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I have an Akka actor responsible of handling http calls. I use scala dispatch to send multiple HTTP requests over an API:

urls.foreach { u
  val service = url(u)
  val promise = Http(service OK as.String).either
  for(p <- promise)
  {
     p match
     {
       case Left(error) =>
         faultHandler(error)
       case Right(result) =>
         resultHandler(result)
     }
  }

In the resultHandlerfunction, I increment an instance variable nbOfResults and compare to the number of calls I have done.

def resultHandler(result:String)
{
  this.nbOfResults++
  ...
  if(nbOfResults == nbOfCalls)
    // Do something
}

Is it safe ? May the nbOfResultsvaraible be accessed at the same time if two calls return their results simultaneously ?

For now, I believed that the actor is more or less equivalent to a thread and therefore the callback functions are not executed concurrently. Is it correct ?

share|improve this question
    
The answers below contain suggestions on how to do it, I’d just like to clearly state for the record that yes, you need to be careful with asynchronous callbacks, THEY WILL BE EXECUTED CONCURRENTLY. So in short your handling of nbOfResults in the code above is incorrect. –  Roland Kuhn Dec 4 '12 at 7:38

4 Answers 4

up vote 3 down vote accepted

Here is a variant of Alexey Romanov response using only dispatch :

//Promises will be of type Array[Promise[Either[Throwable, String]]]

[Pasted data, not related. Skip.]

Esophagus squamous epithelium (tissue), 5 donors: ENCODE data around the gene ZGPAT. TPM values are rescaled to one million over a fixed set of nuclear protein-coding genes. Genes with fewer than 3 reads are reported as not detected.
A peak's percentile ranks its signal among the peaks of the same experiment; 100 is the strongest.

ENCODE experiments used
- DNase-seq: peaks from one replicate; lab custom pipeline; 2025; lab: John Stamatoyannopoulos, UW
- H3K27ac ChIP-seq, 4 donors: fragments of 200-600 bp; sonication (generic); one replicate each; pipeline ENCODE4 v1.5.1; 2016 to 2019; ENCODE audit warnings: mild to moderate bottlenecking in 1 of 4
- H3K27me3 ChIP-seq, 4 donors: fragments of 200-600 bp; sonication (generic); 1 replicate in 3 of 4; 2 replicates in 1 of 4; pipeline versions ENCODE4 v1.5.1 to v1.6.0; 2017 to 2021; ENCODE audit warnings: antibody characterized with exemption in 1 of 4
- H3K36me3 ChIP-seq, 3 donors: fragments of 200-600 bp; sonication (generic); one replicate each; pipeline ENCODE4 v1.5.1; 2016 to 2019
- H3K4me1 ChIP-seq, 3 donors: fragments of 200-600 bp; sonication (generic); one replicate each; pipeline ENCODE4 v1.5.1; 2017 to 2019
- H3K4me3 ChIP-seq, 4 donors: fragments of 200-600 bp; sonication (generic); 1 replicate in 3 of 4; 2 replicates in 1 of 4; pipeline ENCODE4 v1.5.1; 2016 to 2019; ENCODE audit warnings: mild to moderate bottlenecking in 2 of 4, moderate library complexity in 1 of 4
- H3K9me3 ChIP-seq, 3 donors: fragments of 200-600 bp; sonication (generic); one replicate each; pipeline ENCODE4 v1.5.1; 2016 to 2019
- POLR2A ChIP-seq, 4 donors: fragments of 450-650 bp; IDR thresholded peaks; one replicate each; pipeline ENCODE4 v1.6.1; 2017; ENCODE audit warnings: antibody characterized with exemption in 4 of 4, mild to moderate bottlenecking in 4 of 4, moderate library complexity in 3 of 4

val promises = urls.map { u =>
    val service = url(u)

    Http(service OK as.String).either
}

//Http.promise.all transform an Iterable[Promise[A]] into Promise[Iterable[A]]
//So listPromise is now of type Promise[Array[Either[Throwable, String]]]
val listPromise = Http.promise.all(promises)

for (results <- listPromise) {
    //Here results is of type Array[Either[Throwable, String]]

    results foreach { result =>
        result match {
            Left(error) => //Handle error
            Right(response) => //Handle response
        }
    }
}
share|improve this answer

There is a far better way:

val promises = urls.map {u =>
  val service = url(u)
  val promise = Http(service OK as.String).either
}

val listPromise = Future.sequence(promises)

listPromise.onComplete { whatever }
share|improve this answer

I agree with Alexey Romanov on his answer. Whatever way you choose to synchronize your http requests beware of the way your are processing the promises completion. Your intuition is correct in that concurrent access may appear on the state of the actor. The better way to handle this would be to do something like this:

def resultHandler(result: String) {
    //on completion we are sending the result to the actor who triggered the call
    //as a message
    self ! HttpComplete(result)
}

and in the actor's receive function:

def receive = {
    //PROCESS OTHER MESSAGES HERE
    case HttpComplete(result) => //do something with the result
}

This way, you make sure that processing the http results won't violate the actor's state from the exterior, but from the actor's receive loop which is the proper way to do it

share|improve this answer
val nbOfResults = new java.util.concurrent.atomic.AtomicInteger(nbOfCalls)

// After particular call was ended    
if (nbOfResults.decrementAndGet <= 0) {
  // Do something
}

[EDIT] Removed old answer with AtomicReference CAS - while(true), compareAndSet, etc

share|improve this answer
    
What's wrong with incrementAndGet? –  Viktor Klang Dec 4 '12 at 0:51
    
Added a variant of answer, considering suggestion –  idonnie Dec 4 '12 at 8:35

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